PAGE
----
Forex news from the European morning session – 25 March 2020
- GBP leads, USD lags on the day
- European equities mostly lower; E-minis down 1.1%
- US 10-year yields down 2 bps to 0.83%
- Gold down 1.1% to $ 1,615
- WTI down 1.4% to $ 23.67
- Bitcoin down 3.3% to $ 6,525
The US Congress reached a bipartisan agreement on a stimulus plan – more than $ 2 trillion – to battle against the economic fallout from the coronavirus outbreak.
Senate Republicans and Democrats agreed to a deal, with the text set to come later in the US morning before a vote on the Senate floor likely to take place later in the day.
That saw risk trades rally on the news initially and into the European open but the exuberance began to fade mid-way through the European morning session.
US futures were down by ~2% prior to the deal before seeing a bit of a whipsaw and then surging to post over 2% gains to start the session. But that all quickly crumbled as equities gave up gains over the past two hours with futures falling by over 1%.
European stocks were not spared as the DAX erased over 3% gains to fall by over 2% briefly, while the Stoxx 600 index also saw gains of nearly 5% earlier all go down the drain.
Despite that, the movement in the currencies space was rather mild in reaction to the shift in the risk mood. AUD/USD climbed above 0.6000 to a high of 0.6074 after the US stimulus deal but has only eased to 0.6010-20 levels currently.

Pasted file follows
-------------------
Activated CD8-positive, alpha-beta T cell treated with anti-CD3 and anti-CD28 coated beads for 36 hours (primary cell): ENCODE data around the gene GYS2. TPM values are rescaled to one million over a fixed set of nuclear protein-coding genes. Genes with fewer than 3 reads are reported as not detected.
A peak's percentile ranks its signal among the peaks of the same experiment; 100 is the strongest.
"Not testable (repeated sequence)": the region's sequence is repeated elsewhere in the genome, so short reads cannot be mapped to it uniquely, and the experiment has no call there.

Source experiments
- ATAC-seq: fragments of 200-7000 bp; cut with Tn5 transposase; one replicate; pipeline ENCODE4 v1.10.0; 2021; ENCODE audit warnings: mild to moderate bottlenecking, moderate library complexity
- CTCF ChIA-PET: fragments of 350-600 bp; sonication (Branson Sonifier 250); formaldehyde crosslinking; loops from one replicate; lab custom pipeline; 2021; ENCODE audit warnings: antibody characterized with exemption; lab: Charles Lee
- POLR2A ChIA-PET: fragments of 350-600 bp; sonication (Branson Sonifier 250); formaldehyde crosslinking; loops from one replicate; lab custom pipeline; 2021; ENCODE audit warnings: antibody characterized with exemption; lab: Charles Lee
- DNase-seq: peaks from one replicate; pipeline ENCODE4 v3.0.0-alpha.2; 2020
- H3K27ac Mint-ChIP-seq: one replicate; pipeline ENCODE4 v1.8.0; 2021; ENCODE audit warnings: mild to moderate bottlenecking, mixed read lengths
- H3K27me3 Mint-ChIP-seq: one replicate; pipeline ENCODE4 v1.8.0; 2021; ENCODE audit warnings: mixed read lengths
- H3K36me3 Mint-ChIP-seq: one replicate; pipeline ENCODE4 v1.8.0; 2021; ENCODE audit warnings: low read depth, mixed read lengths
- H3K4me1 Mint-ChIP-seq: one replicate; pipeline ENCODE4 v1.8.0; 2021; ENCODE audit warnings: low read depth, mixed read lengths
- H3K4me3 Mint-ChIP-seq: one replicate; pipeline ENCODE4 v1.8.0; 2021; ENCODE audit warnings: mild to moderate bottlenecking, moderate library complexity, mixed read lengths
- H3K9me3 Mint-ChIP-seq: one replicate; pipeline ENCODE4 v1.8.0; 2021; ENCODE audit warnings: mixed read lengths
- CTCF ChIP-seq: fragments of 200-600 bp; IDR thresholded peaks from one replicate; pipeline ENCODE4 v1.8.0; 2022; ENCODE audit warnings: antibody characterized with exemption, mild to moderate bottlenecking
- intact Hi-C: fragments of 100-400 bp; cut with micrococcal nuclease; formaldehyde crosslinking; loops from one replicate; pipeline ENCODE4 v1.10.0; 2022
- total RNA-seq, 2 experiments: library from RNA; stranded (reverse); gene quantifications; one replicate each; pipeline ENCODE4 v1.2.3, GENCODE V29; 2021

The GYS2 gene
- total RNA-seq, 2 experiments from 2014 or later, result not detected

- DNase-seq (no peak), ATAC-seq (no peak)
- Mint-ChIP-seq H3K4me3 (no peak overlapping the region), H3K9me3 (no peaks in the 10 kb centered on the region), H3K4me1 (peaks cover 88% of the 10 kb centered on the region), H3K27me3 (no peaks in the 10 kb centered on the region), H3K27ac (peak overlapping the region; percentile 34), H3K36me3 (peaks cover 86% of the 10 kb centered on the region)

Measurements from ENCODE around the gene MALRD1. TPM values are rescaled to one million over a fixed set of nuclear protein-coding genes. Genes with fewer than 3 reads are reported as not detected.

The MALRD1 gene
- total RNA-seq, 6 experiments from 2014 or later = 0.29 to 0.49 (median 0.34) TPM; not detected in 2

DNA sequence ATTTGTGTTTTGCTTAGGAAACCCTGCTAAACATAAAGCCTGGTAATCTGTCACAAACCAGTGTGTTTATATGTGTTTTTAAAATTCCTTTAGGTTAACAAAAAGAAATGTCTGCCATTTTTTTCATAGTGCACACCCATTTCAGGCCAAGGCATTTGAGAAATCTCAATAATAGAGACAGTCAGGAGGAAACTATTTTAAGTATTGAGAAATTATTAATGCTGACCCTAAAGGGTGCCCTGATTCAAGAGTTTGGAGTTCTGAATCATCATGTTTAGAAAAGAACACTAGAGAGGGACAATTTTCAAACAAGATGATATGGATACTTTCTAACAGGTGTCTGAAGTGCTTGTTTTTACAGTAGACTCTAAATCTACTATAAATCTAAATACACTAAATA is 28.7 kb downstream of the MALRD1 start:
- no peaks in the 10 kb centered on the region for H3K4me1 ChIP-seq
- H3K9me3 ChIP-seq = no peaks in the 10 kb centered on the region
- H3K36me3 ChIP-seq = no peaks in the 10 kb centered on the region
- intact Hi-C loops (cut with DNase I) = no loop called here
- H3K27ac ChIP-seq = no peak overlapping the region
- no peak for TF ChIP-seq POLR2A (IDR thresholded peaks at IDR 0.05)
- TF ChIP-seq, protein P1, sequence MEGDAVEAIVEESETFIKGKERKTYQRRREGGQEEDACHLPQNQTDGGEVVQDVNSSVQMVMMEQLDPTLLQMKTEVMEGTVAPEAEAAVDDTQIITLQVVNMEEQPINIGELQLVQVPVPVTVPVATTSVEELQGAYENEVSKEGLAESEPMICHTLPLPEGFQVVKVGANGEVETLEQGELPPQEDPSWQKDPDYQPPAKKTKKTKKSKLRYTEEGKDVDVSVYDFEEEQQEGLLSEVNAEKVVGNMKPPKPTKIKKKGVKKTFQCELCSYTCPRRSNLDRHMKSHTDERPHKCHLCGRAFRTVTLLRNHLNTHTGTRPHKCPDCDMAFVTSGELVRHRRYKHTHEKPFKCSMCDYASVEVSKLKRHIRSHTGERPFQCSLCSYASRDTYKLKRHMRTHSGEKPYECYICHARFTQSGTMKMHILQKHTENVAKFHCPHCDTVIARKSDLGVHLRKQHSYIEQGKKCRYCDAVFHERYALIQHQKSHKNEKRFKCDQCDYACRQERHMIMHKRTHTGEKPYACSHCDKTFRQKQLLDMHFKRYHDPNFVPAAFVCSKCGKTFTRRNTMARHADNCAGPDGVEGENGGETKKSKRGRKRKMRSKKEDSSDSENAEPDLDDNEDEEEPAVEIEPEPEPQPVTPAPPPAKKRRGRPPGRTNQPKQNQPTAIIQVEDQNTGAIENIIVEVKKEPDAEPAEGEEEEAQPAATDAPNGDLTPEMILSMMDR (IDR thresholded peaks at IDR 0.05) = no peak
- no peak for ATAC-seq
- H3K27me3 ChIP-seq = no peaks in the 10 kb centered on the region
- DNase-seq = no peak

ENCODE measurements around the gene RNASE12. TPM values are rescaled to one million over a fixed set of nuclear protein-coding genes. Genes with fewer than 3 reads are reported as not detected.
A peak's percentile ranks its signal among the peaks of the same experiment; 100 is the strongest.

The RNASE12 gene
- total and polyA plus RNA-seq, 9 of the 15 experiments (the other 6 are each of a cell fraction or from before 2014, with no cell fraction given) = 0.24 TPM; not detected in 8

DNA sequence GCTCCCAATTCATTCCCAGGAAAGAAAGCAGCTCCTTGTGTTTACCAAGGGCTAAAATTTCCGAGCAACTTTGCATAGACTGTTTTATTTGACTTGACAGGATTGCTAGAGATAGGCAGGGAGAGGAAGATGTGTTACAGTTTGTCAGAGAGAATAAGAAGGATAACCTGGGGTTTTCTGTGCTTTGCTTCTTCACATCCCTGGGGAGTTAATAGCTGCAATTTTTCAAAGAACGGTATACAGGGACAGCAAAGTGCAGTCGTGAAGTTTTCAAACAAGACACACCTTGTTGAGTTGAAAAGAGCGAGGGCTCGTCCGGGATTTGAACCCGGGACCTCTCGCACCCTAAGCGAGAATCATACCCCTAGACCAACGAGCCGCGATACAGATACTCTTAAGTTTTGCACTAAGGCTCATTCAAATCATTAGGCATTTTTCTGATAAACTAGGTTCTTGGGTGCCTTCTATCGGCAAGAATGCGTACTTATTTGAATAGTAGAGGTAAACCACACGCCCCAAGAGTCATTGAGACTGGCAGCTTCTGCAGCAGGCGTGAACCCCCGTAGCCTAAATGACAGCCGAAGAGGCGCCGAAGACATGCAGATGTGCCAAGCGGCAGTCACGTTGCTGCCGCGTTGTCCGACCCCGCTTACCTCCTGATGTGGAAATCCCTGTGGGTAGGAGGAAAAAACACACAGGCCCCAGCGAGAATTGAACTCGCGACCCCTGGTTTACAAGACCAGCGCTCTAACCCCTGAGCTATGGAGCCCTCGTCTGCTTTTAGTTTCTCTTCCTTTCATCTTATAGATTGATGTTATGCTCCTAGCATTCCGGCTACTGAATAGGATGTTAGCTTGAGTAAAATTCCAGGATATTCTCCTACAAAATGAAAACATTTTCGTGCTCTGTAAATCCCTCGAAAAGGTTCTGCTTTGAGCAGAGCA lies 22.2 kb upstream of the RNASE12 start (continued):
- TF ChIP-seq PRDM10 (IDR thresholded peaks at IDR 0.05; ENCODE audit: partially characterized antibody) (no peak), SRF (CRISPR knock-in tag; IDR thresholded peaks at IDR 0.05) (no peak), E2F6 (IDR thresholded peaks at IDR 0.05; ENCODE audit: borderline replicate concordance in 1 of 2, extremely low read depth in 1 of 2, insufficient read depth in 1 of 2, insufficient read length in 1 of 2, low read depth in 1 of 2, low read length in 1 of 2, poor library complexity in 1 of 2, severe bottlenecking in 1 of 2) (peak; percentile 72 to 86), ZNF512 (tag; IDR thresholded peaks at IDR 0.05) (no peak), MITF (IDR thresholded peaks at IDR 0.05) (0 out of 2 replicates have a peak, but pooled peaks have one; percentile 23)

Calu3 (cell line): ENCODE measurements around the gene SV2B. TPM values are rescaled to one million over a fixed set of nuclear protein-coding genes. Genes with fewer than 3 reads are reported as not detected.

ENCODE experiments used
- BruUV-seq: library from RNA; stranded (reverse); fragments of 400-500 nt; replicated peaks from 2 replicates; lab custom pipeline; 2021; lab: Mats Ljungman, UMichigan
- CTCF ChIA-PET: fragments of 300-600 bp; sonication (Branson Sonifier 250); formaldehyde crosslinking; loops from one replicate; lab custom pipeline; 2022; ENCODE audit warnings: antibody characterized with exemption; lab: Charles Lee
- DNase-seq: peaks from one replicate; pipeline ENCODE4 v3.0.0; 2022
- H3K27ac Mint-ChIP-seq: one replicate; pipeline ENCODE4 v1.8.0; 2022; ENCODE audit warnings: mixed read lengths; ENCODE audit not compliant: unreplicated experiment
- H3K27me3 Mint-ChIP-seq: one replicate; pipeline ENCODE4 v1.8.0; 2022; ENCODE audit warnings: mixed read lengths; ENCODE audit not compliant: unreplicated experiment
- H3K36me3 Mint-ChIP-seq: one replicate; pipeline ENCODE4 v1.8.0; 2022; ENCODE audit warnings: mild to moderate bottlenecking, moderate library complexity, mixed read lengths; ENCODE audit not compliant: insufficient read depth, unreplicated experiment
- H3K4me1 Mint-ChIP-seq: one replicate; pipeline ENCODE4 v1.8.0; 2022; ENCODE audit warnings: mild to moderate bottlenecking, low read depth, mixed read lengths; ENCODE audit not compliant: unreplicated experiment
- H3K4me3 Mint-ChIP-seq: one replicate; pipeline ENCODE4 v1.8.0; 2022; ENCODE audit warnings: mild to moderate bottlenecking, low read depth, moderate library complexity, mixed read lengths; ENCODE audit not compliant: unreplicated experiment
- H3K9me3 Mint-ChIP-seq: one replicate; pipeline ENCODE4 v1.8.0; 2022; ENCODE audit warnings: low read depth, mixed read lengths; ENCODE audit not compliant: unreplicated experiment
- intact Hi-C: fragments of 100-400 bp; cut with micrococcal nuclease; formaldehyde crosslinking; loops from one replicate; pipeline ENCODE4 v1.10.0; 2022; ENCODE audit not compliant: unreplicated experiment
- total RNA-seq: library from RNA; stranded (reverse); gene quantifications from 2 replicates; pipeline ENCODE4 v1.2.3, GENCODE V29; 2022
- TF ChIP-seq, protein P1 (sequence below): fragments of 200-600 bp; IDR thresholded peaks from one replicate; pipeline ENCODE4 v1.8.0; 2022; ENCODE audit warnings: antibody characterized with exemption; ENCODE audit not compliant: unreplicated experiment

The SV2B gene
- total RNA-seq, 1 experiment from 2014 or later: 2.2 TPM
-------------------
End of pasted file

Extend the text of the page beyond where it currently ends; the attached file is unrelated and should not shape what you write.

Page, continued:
Meanwhile, cable is still holding on to gains in a move from 1.1830 to 1.1973 before settling closer to the 1.1900 handle ahead of North American trading.
USD/JPY touched a high of 111.57 before backing off towards 111.10-20 as the risk mood sours but EUR/USD is little fazed and traded around 1.0800-40 for the most part.
It is all about the risk mood as we look towards the session ahead with the market not really sure what to make do of the Congress deal after a historic rally already yesterday.
The thing to note about record rallies like yesterday is that they tend to happen during depressed circumstances – like in 2008 and 1987 – and that they never really marked the bottom of the market decline.
Sure, there is scope for risk to bounce and retrace over the next few days, but now that we have seen a Congressional deal, the focus will quickly turn to “is this enough to deal with the ongoing and intensifying economic fallout globally?”.
I think we all know the answer to that as the global lockdown continues to extend.